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Oakland Dog Training Club

Q: When should I start training my puppy?

A: You can start teaching a puppy good habits from the day you bring him or her home. However formal training should start after the second set of vaccines is given, generally around 10 - 12 weeks. Puppies do mature at different rates; so if you are unsure if your puppy is ready for a formal class, request an evaluation by one of our instructors.

Q: My dog is already an adult; isn't training a waste of time?

A: It is never too late to start (or continue) training a dog. Dogs are capable of, and usually enjoy, learning new behaviors at any age. It may take a little longer with an adult dog, but the results are worth it. You'll both be happier!

Q: My dog is just a pet. Why does he need training?

A: Every dog deserves to have some basic obedience skills. Oakland Dog Training Club has classes that are geared towards teaching the pet dog basic skills such as not jumping up on your guests when you answer the door, allowing you (or the groomer) to clip his toenails, standing patiently and politely while the vet does her annual exam, sitting quietly at your side when you stop to chat with a neighbor while on your daily walk.

Q: I just adopted a Pit Bull mix; will he be allowed to attend a training class?

A: Most definitely. Oakland Dog Training Club does not discriminate against any breed. In fact, while it is a good idea for any dog to learn basic obedience, it is a great idea for a Pit Bull or other breed with a bad reputation. The better behaved a dog is the more likely that he will be welcomed in many situations.

Q: I have a mixed breed dog. Can I take your classes?

A: All dogs are welcome at Oakland Dog Training Club. Whether you just want some basic obedience skills or you plan on competing with your dog in the AKC's new Mixed Breed Program we have a class for you!! (See the Rescue and Mixed-Breed page.)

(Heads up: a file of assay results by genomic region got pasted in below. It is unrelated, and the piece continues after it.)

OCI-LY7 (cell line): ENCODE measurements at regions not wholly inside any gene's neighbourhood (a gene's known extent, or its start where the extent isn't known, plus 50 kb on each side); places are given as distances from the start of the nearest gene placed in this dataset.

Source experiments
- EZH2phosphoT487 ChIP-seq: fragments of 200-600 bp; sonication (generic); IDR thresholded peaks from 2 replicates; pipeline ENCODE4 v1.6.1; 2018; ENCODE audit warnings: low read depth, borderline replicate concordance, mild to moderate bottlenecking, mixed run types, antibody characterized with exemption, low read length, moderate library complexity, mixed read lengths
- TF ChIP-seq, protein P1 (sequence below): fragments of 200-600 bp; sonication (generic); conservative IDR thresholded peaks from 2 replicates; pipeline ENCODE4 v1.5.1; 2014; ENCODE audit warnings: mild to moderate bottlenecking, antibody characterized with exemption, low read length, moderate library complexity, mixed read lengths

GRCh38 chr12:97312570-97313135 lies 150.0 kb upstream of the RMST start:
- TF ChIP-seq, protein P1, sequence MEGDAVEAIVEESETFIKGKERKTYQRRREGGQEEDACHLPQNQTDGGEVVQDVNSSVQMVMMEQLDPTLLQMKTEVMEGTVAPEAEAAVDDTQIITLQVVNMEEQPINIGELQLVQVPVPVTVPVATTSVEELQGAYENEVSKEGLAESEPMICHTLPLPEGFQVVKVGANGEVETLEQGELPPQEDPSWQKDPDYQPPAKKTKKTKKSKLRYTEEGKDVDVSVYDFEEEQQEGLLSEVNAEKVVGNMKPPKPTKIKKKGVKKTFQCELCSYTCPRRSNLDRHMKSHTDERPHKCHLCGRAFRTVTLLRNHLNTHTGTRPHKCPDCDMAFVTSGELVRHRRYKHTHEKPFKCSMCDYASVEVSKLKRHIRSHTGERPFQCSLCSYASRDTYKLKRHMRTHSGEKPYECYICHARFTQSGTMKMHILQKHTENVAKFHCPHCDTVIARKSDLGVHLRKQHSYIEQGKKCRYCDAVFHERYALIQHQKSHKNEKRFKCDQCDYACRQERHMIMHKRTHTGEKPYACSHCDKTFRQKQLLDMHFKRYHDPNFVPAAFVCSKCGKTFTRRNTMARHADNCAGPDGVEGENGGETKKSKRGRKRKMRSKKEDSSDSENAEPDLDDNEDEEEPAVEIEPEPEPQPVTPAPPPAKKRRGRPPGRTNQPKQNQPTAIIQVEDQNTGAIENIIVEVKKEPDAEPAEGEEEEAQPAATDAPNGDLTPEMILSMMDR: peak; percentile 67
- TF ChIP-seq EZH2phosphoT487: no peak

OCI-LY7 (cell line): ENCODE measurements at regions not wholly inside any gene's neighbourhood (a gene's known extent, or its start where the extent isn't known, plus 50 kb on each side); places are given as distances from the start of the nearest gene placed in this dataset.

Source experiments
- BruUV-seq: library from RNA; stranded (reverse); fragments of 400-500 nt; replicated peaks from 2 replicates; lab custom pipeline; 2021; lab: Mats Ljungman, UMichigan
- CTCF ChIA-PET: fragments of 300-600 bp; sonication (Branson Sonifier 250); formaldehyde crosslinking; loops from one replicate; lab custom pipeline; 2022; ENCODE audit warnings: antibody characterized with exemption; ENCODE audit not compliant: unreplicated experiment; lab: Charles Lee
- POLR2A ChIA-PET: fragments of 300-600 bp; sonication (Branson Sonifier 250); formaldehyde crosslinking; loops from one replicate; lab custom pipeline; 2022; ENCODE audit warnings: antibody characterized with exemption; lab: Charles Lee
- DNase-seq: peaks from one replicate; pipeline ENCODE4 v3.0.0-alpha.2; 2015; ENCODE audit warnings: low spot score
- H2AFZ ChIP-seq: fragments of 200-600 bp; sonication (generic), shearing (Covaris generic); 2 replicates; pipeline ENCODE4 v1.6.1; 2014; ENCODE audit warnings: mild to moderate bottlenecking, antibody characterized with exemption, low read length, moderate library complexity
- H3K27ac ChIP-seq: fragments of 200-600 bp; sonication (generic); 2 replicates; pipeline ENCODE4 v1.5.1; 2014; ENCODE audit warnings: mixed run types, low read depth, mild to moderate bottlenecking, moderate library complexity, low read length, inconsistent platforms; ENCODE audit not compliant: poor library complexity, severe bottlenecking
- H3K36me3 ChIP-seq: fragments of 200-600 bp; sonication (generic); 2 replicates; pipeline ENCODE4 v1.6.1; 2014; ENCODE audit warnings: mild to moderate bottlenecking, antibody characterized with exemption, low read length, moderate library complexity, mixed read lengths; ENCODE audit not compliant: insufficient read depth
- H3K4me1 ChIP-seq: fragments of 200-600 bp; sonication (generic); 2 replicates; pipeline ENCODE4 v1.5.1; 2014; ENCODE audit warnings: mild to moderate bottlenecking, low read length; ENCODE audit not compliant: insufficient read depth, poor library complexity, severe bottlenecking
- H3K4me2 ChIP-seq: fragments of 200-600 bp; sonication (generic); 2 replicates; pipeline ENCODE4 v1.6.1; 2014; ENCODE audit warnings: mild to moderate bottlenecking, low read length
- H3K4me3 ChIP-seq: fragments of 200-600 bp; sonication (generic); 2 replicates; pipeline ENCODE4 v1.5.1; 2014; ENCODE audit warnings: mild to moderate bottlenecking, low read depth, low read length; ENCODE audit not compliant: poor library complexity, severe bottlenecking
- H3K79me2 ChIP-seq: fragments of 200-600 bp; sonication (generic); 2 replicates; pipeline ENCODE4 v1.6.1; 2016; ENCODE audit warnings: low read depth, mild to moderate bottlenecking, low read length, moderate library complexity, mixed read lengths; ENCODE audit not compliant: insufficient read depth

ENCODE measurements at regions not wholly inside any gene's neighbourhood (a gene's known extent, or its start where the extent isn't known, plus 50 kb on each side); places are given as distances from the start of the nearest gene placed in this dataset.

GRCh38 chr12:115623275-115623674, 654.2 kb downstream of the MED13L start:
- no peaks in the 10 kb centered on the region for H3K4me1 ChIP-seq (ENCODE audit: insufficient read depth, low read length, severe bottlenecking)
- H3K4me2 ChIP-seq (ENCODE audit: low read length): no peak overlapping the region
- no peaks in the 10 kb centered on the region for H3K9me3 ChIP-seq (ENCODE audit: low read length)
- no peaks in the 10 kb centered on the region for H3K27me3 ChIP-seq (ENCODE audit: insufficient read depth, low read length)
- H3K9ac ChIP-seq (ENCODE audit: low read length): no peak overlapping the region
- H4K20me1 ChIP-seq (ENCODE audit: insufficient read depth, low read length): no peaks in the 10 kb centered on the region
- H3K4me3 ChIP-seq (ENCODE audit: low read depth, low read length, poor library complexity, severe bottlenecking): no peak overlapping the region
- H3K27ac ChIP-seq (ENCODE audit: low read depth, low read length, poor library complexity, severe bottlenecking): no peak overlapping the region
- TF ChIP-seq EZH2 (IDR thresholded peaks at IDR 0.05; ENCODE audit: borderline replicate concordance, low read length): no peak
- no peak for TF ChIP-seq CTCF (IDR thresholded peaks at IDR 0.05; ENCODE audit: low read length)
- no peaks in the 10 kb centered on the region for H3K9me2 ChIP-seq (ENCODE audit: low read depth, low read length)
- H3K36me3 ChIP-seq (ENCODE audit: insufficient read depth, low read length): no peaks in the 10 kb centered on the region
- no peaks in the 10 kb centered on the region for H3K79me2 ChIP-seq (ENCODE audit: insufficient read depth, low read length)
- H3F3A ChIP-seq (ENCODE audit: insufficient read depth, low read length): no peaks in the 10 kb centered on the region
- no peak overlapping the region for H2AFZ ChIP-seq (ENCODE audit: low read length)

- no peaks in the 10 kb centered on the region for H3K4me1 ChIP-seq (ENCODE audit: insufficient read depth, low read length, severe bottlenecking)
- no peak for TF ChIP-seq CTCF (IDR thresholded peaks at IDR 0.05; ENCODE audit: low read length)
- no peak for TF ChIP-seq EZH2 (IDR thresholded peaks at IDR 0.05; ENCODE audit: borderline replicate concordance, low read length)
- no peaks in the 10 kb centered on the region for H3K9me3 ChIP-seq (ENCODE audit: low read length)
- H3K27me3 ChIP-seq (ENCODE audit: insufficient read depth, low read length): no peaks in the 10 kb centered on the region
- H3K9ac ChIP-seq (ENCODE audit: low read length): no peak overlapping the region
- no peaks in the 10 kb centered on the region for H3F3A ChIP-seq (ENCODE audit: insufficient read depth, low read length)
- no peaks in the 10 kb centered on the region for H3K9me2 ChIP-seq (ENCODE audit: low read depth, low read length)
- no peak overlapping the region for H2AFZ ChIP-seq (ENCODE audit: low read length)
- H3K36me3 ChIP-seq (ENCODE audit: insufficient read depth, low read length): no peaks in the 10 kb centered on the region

Q: I am not planning on competing. It seems like a lot of your classes are for serious competitors.

A: Oakland Dog Training Club offers classes for all levels of interest. Our puppy, beginning and intermediate classes are taught with the person and dog who are not going on to competition in mind. Such things as socialization, basic obedience and manners are stressed in these classes. However, many of our attendees in these classes discover how much fun they have training their dog and end up going on to compete, or simply take our classes geared for competition for fun, in order to keep working with their dogs.

Q: I just want to do agility (or flyball or other dog-sport) with my dog. Why do I need basic obedience?

A: Basic obedience skills are at the foundation of any dog sport. Working with your dog on basic obedience will strengthen the bond you have with your dog, and prepare them to work with you.

Q: How long does it take to train a dog?

A: Classes at Oakland Dog training Club are 6 or 7 weeks per session, and give you communication skills to work with at home, but be aware that training is an on-going process. Regular and consistent practice and follow through will accelerate your dog's success. It's also important to realize that dogs mature mentally at different rates, so reliability will be affected by adolescent curiosity and exuberance.